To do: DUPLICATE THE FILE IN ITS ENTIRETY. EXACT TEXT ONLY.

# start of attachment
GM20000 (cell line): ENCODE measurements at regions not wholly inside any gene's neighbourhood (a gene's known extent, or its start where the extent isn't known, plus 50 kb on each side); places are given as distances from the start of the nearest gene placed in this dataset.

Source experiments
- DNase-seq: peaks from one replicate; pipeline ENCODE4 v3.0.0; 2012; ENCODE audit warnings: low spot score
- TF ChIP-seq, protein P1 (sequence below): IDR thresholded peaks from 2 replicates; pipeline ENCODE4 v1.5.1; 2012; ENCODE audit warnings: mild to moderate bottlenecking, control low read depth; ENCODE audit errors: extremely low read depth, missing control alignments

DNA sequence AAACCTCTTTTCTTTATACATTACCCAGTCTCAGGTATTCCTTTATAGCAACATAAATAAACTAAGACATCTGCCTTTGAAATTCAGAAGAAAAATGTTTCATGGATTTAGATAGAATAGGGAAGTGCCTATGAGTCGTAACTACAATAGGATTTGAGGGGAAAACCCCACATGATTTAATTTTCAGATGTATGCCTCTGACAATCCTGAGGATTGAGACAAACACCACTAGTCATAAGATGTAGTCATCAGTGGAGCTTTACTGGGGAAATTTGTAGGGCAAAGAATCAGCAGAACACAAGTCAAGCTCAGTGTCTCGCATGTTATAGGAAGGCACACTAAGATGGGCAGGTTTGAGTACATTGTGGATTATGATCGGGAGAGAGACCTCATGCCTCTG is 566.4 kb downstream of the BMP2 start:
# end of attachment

GM20000 (cell line): ENCODE measurements at regions not wholly inside any gene's neighbourhood (a gene's known extent, or its start where the extent isn't known, plus 50 kb on each side); places are given as distances from the start of the nearest gene placed in this dataset.

Source experiments
- DNase-seq: peaks from one replicate; pipeline ENCODE4 v3.0.0; 2012; ENCODE audit warnings: low spot score
- TF ChIP-seq, protein P1 (sequence below): IDR thresholded peaks from 2 replicates; pipeline ENCODE4 v1.5.1; 2012; ENCODE audit warnings: mild to moderate bottlenecking, control low read depth; ENCODE audit errors: extremely low read depth, missing control alignments

DNA sequence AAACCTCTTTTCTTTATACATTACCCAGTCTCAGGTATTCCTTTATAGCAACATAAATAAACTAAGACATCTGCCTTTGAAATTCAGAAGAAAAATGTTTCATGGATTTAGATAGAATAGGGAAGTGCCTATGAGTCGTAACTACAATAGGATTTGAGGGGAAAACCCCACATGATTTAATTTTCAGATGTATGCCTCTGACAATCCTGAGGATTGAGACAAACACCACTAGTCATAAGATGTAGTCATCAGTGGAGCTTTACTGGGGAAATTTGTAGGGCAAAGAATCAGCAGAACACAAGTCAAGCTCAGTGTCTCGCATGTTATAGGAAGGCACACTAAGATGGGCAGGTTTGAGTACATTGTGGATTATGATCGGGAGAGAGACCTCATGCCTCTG is 566.4 kb downstream of the BMP2 start: